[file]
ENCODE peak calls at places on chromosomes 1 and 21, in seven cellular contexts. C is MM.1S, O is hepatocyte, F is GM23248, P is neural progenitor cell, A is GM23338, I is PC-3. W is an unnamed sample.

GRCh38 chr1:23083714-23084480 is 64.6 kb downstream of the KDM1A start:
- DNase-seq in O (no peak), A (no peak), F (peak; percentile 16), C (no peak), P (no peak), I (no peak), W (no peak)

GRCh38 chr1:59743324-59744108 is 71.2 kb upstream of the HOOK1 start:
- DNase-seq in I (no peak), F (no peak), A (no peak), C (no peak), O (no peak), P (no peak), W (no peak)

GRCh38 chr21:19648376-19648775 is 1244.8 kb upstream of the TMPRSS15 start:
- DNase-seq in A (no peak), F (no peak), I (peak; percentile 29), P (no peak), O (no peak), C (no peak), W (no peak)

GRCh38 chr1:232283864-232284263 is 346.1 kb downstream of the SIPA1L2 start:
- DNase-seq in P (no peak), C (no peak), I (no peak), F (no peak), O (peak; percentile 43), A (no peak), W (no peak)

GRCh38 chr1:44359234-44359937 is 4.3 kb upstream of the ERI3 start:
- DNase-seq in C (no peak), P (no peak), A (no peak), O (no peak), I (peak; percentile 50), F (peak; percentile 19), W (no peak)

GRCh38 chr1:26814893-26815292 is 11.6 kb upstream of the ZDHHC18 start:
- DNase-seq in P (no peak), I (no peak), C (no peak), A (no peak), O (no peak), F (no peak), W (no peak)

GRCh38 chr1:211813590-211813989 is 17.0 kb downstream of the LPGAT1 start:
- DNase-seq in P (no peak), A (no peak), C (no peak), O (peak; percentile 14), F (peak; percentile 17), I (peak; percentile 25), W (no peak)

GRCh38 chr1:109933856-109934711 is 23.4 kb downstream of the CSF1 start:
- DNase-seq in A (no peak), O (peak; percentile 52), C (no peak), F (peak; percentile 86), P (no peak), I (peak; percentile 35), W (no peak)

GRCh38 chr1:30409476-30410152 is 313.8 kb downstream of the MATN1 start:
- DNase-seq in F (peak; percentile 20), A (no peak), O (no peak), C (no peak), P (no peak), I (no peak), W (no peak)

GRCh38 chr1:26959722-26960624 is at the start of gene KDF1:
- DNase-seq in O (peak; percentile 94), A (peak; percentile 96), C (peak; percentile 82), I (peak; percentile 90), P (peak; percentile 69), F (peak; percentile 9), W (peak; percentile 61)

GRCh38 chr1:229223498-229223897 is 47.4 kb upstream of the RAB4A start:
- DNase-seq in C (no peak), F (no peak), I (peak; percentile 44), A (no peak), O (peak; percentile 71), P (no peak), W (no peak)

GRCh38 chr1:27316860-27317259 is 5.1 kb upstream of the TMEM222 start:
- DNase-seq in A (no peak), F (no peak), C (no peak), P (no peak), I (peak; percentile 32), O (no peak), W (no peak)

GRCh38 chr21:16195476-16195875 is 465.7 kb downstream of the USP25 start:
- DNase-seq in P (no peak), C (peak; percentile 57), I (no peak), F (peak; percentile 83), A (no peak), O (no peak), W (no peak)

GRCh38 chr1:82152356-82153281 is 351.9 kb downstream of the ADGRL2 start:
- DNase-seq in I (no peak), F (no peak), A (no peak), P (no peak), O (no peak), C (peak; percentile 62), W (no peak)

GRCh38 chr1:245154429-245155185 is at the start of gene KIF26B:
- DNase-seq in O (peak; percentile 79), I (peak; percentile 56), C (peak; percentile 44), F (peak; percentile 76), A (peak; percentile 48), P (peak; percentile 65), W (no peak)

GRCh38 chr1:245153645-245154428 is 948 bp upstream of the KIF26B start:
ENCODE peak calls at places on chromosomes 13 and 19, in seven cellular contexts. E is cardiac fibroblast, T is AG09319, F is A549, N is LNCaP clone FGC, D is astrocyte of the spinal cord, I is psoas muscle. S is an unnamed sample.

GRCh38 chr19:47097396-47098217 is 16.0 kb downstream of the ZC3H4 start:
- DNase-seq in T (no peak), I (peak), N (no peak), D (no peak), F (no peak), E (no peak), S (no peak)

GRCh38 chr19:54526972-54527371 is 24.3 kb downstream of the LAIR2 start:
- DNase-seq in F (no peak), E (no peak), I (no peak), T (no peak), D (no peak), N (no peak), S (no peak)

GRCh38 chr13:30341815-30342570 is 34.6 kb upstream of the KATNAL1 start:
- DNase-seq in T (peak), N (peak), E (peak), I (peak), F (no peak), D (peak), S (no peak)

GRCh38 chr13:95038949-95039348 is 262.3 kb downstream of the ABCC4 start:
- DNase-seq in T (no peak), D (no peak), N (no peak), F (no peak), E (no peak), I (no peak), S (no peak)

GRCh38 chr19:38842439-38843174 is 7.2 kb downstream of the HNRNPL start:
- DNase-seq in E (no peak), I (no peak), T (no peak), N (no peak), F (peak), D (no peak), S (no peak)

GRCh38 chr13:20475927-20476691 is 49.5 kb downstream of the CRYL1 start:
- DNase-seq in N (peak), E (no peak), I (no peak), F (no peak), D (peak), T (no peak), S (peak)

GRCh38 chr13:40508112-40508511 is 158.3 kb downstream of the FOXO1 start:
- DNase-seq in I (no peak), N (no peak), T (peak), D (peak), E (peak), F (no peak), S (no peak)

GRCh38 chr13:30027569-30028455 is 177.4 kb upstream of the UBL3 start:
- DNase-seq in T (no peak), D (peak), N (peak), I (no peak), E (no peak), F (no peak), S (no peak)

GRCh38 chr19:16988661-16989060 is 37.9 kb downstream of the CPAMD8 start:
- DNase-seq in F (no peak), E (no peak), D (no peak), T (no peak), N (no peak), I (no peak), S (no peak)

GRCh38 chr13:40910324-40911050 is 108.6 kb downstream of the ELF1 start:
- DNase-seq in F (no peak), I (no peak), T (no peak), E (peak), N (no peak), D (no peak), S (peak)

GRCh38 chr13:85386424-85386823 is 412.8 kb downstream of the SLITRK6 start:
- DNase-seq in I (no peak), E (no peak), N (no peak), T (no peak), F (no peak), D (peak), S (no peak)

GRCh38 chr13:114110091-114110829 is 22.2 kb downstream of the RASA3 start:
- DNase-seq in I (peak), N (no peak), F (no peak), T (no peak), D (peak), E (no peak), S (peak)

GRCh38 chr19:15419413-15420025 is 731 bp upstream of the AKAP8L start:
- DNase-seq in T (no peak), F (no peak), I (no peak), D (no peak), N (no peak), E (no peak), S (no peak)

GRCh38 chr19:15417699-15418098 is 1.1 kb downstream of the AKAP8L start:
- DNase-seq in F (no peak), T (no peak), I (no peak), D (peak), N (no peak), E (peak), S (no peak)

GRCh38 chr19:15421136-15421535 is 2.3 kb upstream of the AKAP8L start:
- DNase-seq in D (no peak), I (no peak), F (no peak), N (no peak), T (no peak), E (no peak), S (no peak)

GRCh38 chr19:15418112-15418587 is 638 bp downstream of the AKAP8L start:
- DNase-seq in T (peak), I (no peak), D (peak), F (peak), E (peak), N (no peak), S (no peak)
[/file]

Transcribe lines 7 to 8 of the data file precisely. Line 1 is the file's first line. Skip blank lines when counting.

- DNase-seq in A (no peak), F (no peak), I (peak; percentile 29), P (no peak), O (no peak), C (no peak), W (no peak)

GRCh38 chr1:232283864-232284263 is 346.1 kb downstream of the SIPA1L2 start: